"The commitment to renewable energies of the Universitat de València is light years away from the rest of Spanish universities," says Alberto de la Guardia, environmental technician. From 2008, the academic institution has been covering most of their roofs, except from those with irregular surface with photovoltaic cells, until becoming the most powerful urban park of Spain and the biggest producer of renewable energy in the city.
Now, moreover, it publishes its consumption in these didactic graphs, where it is possible to analyse monthly the generation of electricity from both solar panels and electricity and heat from the cogeneration station of Tarongers (the round building, to understand each other).
“Most people do not know that we are producing electricity and heat, and it is a commitment that has to be recognised. The most effective way to communicate and visualize the energy savings and the reduction of CO2 emissions that we save are these graphs, “emphasizes de la Guardia, responsible for its design, who values the initiative promoted by the University's manager, Joan. Oltra
This graphic information is update monthly -it is not in real time- and several data can be extracted from it. With regard to the electricity generated by the panels, it is possible to know the amount of quilowatt hours that all the campuses generate. In October, it was around 135,000 kWh, what has meant a saving of 52,000 euros.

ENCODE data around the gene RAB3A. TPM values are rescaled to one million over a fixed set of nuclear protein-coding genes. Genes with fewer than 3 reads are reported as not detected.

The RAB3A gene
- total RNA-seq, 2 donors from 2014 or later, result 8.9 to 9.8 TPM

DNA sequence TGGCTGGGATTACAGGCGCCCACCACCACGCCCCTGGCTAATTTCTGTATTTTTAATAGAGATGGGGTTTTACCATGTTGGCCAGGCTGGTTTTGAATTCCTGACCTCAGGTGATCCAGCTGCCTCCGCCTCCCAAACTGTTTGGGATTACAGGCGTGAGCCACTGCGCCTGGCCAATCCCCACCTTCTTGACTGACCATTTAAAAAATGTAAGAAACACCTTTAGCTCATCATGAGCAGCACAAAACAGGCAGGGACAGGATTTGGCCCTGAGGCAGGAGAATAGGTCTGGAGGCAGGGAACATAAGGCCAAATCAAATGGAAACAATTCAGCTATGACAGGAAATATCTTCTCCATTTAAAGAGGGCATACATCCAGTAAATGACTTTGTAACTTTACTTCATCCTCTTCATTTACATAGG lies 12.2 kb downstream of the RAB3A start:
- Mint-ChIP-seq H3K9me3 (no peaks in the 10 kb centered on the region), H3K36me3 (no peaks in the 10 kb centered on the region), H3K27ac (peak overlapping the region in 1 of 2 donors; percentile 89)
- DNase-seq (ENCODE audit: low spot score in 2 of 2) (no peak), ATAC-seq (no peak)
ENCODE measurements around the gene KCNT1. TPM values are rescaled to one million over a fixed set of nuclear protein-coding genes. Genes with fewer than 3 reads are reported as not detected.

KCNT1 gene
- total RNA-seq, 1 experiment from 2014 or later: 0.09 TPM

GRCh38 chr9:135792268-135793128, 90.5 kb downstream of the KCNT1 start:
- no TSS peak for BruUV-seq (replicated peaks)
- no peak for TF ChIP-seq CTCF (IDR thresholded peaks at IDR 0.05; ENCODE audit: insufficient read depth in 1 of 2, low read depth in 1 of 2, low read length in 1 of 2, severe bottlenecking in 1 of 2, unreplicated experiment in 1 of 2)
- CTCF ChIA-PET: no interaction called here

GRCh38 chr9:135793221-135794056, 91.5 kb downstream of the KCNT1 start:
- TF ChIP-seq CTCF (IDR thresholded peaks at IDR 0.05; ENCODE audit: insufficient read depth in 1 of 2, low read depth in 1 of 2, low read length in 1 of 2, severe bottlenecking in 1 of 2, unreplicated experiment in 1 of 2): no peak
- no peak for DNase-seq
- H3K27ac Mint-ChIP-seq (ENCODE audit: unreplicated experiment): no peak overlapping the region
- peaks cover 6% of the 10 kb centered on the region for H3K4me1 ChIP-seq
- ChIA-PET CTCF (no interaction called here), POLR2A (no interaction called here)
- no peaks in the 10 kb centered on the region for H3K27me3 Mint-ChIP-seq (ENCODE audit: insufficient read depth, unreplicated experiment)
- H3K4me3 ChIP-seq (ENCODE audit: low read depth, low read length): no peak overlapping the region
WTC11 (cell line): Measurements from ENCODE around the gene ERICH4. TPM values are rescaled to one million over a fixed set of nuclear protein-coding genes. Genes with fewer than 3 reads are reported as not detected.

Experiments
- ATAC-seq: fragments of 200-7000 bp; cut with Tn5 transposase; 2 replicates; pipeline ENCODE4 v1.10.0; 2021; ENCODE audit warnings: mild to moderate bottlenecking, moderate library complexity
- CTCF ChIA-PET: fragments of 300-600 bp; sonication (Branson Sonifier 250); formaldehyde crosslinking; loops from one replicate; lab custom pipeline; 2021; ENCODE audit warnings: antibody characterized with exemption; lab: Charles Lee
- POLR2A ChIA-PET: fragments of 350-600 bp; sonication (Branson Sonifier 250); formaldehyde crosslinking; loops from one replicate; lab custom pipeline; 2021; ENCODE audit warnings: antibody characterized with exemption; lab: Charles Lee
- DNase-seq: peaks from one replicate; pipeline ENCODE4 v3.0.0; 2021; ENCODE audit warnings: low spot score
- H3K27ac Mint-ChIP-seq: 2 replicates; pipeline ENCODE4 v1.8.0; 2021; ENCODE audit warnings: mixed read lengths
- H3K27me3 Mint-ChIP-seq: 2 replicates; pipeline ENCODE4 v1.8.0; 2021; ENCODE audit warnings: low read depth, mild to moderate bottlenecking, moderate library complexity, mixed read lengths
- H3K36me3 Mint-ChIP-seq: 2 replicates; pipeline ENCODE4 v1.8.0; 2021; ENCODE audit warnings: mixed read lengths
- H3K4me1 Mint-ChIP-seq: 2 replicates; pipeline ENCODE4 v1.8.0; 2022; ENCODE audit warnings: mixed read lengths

Furthermore, the increases and reductions in the consumption can be quantified compared to last year’s figures. “In October we have had sunnier days than usual, hence the increase that has been with regard to October 2016” he says. Likewise, it can be confirmed that ay and June are the months of most. This year it was produced 382.360 kWh in that period.
“In 2016, electricity produced by the panels meant a 3.24% of the consumed electricity by the University. Obviously, it is little, but it is relevant if we take into account the considerable consumption of the institution due to the numerous electrical equipment that it has in operation," explains the Environmental technician.
"All this information can also be segmented by campus and buildings," adds Alberto de la Guardia. "Therefore, now everyone can see the photovoltaic energy production of their facilities."
The other new information, in terms of spreading the efficiency of energy at the University, is the monthly publication of charts about the generation of electricity and heat of the cogeneration station. Not only from the current period, but from June 2013.
The electricity generated by the cogeneration station is consumed by buildings of the campus and, if there is surplus, it is sold in the city's electricity grid. “One of the advantages is that when there are power cuts, the cogeneration station continues working, prioritizing the use of electricity generated to keep the elevators running and illumination of the corridors and common spaces," says Miguel Bolinches, of the Service of maintenance. On the other hand, the heat produced in the process of generating electricity is used to heat the buildings of the campus.